INT Expands its ‘Corridors of Connectivity’ Mission with Generous Land Donation in Blooming Point

Island Nature Trust (INT) has reached a major milestone in its conservation efforts. With the recent donation of 15 acres by Bruce and Patricia Craig (pictured), INT’s total acquisitions of ecologically important land now exceeds the 10,000-acre mark. This contribution located in Blooming Point on the Old Bedford Road, not only expands connectivity for wildlife, but also strengthens conservation efforts and promotes the preservation of surrounding ecosystems.

Read more

INT seeks donations from PEI landowners through its Add A Patch campaign

INT’s Add A Patch campaign launches with the hope to reach the goal of preserving 10 per cent of PEI’s ecologically significant land, through generous donations of land. 

Since 1979, INT has been steadfast in its mission to acquire and protect ecologically significant land on Prince Edward Island. This is particularly challenging because 87 per cent of P.E.I. is privately owned, making it the highest per capita rate in Canada. 

This disproportionate ownership is the by-product of a 1770’s colonial land grab, where PEI, known then as the Island of St. John, was mapped and divided into 67 lots and townships. Hundreds of years later, these policy decisions continue to impact conservation efforts and stymie the Island Nature Trust’s overall goal of protecting 10 per cent of the Island’s land. 

Read more

Artificial Intelligence for Island Community Conservation

In 2022 Island Nature Trust (INT) was awarded funding from RBC Foundation through RBC Tech for Nature to implement a technology-based project, “LandSteward: Artificial Intelligence for Island Community Conservation.” Through this project INT collaborated with Korotu Technology Inc. (Korotu) to create, launch, and pilot “LandSteward” – a cutting edge technology utilizing remote sensing data and artificial intelligence driven analysis tools to monitor changes in the landscape – allowing INT to explore ways that technology can help the organization achieve its vision of a network of protected areas across Prince Edward Island.

Read more

Celebrating a true Island steward

Prince Edward Island has lost a great champion of our land and water with the passing of Dr. John Andrew of Charlottetown (East Royalty) on January 24th. John learned the importance of soil and water quality on the family’s multi-generational, mixed farm and Andrew’s Mills property. He used this knowledge and advocated for better stewardship, trail development, and enjoyment of nature in both Halifax and Charlottetown.

Read more

Seed Tree Sponsorship

In response to the damage created by post-tropical storm Fiona, and the anticipated long recovery process for INT’s forested areas, the Trust has recently launched an initiative aimed at protecting and stewarding important native seed trees. Through Seed Tree Sponsorship we are asking individuals and businesses to sponsor an identified seed tree in one of our natural areas. These trees, with their proven DNA, will be instrumental in the natural regeneration of their respective immediate landscapes, not to mention great seed providers for nurseries dedicated to ensuring a steady supply of native species for planting.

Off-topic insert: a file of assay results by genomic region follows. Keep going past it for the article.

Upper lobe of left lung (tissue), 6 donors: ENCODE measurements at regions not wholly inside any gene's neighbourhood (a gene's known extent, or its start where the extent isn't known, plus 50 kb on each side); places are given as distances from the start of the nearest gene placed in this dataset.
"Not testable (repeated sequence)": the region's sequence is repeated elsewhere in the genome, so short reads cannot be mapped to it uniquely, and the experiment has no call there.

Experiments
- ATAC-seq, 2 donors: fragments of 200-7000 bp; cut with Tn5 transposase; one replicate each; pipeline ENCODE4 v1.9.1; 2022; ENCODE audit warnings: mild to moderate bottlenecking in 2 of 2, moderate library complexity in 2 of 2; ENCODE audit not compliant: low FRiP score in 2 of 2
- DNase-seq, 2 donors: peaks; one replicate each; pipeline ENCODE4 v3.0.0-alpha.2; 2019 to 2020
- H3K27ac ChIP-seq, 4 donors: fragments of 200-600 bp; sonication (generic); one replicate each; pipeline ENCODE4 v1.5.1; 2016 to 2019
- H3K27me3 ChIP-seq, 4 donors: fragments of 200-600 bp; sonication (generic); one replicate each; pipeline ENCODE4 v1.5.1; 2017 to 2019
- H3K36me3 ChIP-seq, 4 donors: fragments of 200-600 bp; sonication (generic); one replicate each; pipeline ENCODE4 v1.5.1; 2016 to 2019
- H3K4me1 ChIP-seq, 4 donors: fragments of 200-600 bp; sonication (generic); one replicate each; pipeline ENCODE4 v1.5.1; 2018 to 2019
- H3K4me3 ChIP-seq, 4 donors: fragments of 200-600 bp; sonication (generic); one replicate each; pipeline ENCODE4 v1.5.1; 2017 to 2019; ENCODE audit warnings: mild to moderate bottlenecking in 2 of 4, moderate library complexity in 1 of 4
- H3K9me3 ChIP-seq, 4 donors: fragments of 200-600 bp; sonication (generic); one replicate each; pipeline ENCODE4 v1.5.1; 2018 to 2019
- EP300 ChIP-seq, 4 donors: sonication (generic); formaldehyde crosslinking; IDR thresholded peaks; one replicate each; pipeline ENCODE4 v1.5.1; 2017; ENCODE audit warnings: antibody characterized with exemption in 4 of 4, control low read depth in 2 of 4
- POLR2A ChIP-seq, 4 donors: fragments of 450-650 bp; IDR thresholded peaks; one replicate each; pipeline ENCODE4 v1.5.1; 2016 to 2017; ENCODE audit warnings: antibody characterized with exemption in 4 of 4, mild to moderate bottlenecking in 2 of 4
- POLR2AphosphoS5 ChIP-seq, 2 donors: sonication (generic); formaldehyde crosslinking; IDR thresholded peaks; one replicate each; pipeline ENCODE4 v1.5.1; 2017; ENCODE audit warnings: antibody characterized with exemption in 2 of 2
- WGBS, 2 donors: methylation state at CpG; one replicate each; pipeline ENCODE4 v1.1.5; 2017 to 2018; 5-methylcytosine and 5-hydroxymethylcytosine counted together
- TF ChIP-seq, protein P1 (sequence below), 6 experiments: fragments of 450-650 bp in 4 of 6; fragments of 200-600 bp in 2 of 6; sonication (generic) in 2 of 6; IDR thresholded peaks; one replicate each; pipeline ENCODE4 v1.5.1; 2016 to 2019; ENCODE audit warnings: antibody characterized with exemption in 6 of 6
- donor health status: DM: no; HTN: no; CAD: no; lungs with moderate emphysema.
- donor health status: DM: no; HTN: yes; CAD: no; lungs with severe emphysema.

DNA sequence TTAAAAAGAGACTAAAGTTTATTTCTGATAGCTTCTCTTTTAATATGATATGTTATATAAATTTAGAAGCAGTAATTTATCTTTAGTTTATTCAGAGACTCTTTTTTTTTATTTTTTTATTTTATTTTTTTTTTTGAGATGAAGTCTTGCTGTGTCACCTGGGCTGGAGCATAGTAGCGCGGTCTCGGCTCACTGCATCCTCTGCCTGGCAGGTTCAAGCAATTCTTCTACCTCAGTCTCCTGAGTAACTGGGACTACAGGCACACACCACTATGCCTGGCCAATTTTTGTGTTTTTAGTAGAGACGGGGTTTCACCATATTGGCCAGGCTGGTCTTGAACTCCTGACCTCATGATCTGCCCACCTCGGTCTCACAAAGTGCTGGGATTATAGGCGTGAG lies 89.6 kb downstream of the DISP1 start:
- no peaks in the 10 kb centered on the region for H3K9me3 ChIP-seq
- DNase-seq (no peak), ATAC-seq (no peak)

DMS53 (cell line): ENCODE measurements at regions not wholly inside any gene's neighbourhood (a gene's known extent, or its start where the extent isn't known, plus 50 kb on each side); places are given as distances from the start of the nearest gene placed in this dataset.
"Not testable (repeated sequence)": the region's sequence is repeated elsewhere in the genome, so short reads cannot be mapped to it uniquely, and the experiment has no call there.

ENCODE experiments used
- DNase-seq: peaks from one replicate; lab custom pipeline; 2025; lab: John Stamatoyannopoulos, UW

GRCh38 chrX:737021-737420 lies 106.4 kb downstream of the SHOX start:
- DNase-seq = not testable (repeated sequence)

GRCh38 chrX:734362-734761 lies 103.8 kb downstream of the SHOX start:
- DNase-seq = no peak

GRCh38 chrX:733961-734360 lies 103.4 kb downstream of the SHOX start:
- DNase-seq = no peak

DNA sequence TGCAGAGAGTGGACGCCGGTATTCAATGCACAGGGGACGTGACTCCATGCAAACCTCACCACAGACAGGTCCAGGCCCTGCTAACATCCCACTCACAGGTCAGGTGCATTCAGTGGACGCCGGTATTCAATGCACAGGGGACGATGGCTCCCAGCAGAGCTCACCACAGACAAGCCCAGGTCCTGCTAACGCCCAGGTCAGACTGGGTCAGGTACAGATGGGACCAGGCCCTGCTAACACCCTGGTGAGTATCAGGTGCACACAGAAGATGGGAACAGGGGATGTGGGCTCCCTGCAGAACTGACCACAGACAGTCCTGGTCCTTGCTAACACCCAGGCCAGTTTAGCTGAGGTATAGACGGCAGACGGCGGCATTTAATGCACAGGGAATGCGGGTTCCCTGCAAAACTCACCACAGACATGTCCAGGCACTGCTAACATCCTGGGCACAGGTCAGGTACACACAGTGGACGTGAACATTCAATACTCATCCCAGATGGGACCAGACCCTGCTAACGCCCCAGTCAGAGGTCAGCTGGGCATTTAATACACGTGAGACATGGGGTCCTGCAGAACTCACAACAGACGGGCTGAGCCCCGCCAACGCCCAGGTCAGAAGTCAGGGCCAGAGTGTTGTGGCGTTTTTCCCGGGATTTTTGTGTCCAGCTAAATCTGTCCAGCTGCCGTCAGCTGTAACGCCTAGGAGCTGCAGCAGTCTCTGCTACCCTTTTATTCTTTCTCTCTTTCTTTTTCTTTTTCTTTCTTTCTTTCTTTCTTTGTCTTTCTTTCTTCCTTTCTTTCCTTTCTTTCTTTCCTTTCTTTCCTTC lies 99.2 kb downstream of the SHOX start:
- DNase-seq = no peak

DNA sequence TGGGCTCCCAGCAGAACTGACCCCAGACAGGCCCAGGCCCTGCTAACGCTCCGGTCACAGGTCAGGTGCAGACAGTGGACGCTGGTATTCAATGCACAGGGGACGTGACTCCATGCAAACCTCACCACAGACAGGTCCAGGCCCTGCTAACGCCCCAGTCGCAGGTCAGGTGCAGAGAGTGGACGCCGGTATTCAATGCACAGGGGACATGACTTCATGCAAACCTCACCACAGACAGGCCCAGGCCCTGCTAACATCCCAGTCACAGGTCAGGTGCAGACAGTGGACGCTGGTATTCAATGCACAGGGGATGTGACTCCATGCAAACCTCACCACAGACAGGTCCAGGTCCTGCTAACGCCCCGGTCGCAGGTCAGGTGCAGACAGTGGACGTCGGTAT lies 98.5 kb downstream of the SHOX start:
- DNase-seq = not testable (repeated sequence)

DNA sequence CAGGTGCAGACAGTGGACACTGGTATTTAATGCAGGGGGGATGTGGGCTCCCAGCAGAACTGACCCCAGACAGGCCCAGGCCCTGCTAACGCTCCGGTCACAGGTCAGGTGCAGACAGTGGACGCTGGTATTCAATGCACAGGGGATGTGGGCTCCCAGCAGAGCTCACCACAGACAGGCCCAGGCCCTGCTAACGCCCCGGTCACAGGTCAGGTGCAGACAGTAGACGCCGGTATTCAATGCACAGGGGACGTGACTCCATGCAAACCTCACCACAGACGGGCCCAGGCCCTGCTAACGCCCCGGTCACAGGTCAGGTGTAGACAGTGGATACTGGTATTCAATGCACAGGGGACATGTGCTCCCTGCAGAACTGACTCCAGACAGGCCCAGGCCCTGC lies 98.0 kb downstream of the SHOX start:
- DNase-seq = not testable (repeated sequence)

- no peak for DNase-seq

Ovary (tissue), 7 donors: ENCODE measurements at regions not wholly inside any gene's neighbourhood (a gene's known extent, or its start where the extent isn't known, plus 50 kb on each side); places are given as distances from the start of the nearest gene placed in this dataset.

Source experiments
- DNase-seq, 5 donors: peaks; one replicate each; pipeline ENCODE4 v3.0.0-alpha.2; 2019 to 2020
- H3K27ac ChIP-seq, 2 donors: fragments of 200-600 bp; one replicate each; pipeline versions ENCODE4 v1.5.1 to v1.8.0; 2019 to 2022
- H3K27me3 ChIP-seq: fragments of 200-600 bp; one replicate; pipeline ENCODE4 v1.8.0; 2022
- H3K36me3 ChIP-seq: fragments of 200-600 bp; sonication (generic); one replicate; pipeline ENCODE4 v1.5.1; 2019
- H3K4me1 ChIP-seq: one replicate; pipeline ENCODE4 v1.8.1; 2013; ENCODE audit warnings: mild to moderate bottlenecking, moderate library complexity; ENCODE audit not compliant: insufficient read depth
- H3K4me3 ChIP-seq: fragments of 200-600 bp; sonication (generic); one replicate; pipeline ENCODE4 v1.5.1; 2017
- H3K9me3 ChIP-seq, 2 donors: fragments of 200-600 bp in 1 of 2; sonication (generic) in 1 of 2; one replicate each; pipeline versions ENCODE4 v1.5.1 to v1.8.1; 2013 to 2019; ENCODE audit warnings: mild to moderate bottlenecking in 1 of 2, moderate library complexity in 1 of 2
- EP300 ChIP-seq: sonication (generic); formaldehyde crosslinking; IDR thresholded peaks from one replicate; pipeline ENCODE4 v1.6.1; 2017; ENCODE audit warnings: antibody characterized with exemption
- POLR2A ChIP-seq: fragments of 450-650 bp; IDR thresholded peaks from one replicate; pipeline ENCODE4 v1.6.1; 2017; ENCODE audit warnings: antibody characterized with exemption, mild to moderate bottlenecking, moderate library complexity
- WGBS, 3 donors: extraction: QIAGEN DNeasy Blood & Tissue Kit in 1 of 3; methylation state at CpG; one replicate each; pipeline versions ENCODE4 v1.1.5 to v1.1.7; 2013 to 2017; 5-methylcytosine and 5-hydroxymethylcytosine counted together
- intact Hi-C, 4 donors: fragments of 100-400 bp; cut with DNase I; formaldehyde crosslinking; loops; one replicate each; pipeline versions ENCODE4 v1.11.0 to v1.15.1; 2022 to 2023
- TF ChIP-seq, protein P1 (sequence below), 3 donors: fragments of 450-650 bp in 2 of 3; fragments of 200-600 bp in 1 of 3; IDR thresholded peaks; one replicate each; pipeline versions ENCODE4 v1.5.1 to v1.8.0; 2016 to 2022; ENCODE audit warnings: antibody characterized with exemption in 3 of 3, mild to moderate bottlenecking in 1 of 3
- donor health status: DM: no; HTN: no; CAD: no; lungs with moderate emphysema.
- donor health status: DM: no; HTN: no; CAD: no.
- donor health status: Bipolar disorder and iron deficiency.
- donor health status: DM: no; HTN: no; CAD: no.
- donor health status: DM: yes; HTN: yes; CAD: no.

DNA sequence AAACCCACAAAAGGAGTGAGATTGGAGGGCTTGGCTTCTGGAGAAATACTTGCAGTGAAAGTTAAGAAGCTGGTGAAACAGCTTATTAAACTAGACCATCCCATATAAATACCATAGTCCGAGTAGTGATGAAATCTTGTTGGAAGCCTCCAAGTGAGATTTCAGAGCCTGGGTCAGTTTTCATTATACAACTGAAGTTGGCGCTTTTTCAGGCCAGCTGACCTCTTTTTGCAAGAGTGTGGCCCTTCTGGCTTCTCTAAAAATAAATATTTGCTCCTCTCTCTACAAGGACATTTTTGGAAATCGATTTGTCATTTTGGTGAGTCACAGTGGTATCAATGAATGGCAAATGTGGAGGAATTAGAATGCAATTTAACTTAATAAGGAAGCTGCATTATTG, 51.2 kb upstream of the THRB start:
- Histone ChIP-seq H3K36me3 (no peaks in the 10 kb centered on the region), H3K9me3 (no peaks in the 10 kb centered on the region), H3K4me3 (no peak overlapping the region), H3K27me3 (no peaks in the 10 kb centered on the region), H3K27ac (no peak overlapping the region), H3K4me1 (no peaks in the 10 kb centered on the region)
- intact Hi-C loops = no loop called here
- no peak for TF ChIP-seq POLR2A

Read more

2022 Bank Swallow Review

Bank swallows (Riparia riparia) are insectivorous songbirds with a distinctive dark brown breast band separating their brown upperparts from their white underparts. Known for their fast, agile flights, these small passerines can be seen buzzing acrobatically through the air along Prince Edward Island’s coasts during the spring and summertime. Bank swallows nest colonially in sandstone cliffs, till bluffs, high sand dunes, and sand pits. As they fly over nearby meadows, wetlands, and agricultural grasslands they forage on insects like beetles, wasps, bees, flying ants, and mayflies. Based on this feeding strategy, bank swallows belong to a guild of birds called aerial insectivores. Like many aerial insectivores, bank swallow populations in Canada are declining due to threats contributing to the loss of their breeding and foraging habitats: land use changes and associated agricultural intensification, and the practice of shoreline armouring. Bank swallow may also be indirectly impacted by pesticide use, which reduces the abundance and availability of their insect prey. In recognition of these threats, bank swallow was listed as a threatened species under the Species at Risk Act (SARA) in 2017. 

Read more

Buote family donates legacy upland hardwood forest in New Glasgow

It’s a crisp fall morning. The leaves crunching under our feet betray the silence as Rowena Lawlor and Faren Buote accompany me into the Buote Heritage Woods Natural Area in New Glasgow. The stand of old white pine trees greeting us at the entrance to the trail have a stoic presence. The forest is looking unusually skeletal for this time of year thanks to the recent destruction of Hurricane Fiona. Only a few isolated red and amber patches are visible, indicating some leafed branches were spared the intense winds that tore through the rest of the canopy not long ago.

‘This is the spot where my siblings and I came across a large owl last year,’ says Rowena, one of eight siblings who – as a family – donated the woods to Island Nature Trust in 2021. Her voice crackles with emotion. ‘Walking together in the woods it suddenly appeared ahead of us in the trees. It felt like the owl was our mother Clarice proudly looking down on us. She would have been so happy to know that this land is now protected, forever’.

Read more